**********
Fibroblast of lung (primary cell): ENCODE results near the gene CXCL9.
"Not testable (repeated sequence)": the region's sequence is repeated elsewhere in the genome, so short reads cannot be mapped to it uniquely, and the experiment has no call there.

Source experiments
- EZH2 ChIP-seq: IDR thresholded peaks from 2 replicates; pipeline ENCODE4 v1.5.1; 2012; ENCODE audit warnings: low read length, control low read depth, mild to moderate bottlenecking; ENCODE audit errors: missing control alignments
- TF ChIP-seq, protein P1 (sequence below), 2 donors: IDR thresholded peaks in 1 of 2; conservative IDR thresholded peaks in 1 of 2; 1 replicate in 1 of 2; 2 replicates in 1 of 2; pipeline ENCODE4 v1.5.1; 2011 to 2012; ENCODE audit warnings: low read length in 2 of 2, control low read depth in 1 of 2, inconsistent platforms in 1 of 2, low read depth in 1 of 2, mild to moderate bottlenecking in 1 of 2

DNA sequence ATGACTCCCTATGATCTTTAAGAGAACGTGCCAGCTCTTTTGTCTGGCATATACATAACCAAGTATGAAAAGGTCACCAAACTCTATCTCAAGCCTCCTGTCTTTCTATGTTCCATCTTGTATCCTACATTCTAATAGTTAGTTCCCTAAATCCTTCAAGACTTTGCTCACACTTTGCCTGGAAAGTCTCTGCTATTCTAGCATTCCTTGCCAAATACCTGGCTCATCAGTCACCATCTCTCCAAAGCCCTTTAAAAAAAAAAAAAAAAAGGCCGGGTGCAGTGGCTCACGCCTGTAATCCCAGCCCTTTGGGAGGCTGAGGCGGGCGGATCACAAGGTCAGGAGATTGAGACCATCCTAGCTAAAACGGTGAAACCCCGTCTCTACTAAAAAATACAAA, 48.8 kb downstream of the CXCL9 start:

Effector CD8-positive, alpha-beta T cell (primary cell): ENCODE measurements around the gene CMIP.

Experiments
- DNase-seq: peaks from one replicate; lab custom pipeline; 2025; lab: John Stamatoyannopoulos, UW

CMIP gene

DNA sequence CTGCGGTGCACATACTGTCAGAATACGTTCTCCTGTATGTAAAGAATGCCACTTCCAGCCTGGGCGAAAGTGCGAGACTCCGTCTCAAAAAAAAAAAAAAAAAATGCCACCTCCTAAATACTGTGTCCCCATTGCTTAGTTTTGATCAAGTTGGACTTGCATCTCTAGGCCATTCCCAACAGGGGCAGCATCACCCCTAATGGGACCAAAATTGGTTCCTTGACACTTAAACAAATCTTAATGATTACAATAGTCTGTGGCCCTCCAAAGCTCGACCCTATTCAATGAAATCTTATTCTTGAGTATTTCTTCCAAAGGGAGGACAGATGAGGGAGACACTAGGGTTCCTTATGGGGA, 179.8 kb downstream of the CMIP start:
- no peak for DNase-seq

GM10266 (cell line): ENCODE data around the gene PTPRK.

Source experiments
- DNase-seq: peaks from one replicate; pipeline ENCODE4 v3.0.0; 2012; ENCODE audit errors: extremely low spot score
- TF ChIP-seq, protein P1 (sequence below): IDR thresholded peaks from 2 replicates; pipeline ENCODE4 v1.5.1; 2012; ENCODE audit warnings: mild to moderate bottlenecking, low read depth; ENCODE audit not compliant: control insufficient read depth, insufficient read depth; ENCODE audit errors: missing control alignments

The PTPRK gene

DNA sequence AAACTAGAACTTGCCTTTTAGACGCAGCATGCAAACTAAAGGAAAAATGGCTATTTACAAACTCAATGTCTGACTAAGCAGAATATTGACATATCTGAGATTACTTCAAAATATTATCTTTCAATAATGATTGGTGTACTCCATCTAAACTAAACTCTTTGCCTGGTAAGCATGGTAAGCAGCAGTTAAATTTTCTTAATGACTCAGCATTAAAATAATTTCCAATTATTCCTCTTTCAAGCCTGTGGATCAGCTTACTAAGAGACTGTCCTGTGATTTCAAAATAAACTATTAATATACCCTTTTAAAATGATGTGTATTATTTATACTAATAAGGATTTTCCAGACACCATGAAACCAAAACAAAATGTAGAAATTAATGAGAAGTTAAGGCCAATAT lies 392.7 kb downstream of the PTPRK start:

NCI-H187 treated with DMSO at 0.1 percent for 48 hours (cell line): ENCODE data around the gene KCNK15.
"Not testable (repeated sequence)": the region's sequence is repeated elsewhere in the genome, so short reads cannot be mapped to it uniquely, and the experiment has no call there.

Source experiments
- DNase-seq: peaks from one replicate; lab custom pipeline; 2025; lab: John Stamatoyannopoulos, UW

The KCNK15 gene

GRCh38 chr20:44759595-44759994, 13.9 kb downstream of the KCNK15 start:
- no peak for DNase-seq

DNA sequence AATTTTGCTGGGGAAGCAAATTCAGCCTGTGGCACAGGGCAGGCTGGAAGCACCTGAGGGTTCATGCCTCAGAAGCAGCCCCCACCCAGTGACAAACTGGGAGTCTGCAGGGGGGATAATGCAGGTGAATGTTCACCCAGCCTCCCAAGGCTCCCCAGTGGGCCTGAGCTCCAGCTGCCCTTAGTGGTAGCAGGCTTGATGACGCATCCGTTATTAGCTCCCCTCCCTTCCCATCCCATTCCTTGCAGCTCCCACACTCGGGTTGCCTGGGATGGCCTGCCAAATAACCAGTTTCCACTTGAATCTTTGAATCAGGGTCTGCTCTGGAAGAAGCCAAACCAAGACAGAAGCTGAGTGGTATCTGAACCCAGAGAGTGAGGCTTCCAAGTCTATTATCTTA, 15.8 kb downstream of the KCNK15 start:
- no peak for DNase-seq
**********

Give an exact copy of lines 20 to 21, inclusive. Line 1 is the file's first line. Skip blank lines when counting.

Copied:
"Not testable (repeated sequence)": the region's sequence is repeated elsewhere in the genome, so short reads cannot be mapped to it uniquely, and the experiment has no call there.

Source experiments